Welcoming Wyoming winter wonderland: how to stay safe

  • Published
  • By Senior Airman Jason Wiese
  • 90th Missile Wing Public Affairs
Anyone who has spent much time in Wyoming knows the recent cold nights are a sign of what is to come. Many skiers, snow boarders, sledders and snow plow companies eagerly await their favorite season.

However, for those unfamiliar with the Wyoming winter and those who have grown too complacent with extreme weather, here are a few tips to avoid mishaps this fall and winter.

One daily routine that proves especially dangerous in the cold is driving, said Troy Weaver, 90th Missile Wing traffic safety manager

"Driving on snow and ice is serious business," Weaver said. "Winter storms can strand drivers for hours before help can arrive."

Weaver recommends slowing down, using lower gears and putting extra distance between other vehicles because stopping on snow and ice requires much greater distance than in dry conditions.

He also warns against using cruise control on slippery roads because it becomes difficult to react appropriately. Normally, releasing pressure on the gas pedal and turning into the skid is the safest response.

Drivers of vehicles with anti-lock brake systems should apply firm, steady pressure to stop, Weaver said. In vehicles without ABS, drivers should apply pressure, but release if the breaks lock up before applying pressure again.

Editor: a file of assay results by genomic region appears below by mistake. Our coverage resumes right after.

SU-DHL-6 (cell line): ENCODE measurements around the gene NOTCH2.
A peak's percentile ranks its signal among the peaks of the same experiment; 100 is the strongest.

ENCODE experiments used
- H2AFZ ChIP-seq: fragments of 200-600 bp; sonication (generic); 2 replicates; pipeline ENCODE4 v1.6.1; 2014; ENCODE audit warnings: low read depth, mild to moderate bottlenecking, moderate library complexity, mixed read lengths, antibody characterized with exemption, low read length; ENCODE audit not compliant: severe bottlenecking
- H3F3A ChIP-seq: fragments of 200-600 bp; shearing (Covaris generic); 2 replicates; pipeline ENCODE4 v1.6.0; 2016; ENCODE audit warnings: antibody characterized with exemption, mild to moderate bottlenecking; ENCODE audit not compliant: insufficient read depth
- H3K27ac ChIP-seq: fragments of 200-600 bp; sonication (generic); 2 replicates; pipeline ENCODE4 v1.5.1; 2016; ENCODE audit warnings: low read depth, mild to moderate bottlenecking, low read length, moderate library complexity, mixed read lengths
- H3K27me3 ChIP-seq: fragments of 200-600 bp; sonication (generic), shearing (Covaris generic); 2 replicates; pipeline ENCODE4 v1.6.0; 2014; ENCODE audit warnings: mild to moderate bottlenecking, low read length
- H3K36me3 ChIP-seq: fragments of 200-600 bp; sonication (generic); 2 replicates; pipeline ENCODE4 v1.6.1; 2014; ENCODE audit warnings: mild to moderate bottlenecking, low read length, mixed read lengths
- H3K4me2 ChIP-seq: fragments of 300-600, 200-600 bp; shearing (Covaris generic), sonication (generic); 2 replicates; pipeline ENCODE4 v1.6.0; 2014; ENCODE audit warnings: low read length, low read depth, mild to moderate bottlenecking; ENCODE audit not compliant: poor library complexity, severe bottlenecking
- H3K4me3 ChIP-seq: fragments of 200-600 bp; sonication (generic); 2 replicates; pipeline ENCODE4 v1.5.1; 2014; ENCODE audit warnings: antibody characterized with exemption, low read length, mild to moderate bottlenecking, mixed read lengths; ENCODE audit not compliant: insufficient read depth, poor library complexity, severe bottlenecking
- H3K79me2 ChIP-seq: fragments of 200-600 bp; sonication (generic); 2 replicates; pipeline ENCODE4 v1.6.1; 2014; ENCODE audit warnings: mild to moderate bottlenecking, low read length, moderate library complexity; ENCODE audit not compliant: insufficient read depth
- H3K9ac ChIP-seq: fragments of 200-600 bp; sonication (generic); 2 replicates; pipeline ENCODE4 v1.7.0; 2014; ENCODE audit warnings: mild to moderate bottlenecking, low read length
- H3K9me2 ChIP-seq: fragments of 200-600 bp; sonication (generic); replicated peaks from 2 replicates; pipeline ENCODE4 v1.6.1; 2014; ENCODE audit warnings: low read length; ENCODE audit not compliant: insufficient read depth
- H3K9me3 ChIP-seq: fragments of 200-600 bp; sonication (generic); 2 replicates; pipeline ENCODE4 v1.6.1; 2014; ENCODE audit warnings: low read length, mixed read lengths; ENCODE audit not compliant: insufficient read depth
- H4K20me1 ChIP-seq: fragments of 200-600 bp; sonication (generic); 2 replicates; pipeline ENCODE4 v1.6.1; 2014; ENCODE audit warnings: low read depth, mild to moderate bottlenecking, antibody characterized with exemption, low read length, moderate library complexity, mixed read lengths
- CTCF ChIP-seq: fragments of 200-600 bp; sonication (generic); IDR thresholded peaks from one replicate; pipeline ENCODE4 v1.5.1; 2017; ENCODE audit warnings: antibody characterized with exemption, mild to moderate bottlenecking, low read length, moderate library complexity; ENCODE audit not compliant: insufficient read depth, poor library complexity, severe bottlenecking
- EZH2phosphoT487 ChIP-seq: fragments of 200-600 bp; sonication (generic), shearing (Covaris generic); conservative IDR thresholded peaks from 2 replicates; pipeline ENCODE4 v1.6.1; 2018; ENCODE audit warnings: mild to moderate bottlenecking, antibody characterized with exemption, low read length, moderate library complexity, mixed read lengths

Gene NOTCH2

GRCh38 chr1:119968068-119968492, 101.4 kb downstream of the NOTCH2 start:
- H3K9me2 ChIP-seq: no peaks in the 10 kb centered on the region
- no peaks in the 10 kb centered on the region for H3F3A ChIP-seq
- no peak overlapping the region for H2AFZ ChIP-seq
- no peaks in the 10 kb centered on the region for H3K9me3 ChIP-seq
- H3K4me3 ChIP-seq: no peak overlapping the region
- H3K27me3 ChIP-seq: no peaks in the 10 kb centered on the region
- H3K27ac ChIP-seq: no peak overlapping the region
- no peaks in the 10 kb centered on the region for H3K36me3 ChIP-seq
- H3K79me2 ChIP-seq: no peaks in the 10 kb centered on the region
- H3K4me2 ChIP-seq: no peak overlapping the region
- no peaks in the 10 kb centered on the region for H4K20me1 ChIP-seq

Temperature can unknowingly affect road conditions since ice can act differently at different levels of cold, Weaver said.

"At 30 degrees Fahrenheit, ice is twice as slippery as it is at 0 degrees Fahrenheit," Weaver said. "[Ice] forms first and lasts longer on bridges, overpasses and shady areas."

Aside from these techniques driving in the cold, there are more measures to take to ensure safe traveling.

"Let someone know the specific details of your travel plans," Weaver said.

The possibility of being stranded is very real, and informing a contact in advance will help alert authorities where to respond. Preparedness also means having a survival kit and blankets to stay warm in case of being stranded, Weaver said.

In addition to these driving tips, Melissa Fertig, Balfour Beatty Communities community manager, offers the following tips to prepare homes for the winter:

- Disconnect hoses from exterior water spigots.
- Close garage doors when not in use.
- Check your furnace filter. For base residents, they are available at self-help for free!
- Check your heating system is functional now before the weather turns cold.
- Make sure the hose bib or water line to the exterior of the home is turned off.
- Residents of homes without adequate heating or insulation for water pipes can leave a small stream of water running from faucets to prevent pipes from freezing. Residents of new base houses do not need to do this.

"Don't forget -- [base residents] need to keep [their] side walk and driveway clear of snow for the safety of everybody," she said. "You can pick up your 'non-slip mix' at the self-help starting in October."

Base residents who do not feel comfortable performing preventative maintenance on their homes can call the 24-hour BBC maintenance team at 637-6102.

Fertig also said base residents who go on leave for more than three days this winter should stop by the Community Management Office to fill out a temporary vacancy notice to ensure their home is cared for properly.

Winter can be an enjoyable time of the year, but it is much more enjoyable when prudent safety measures are taken.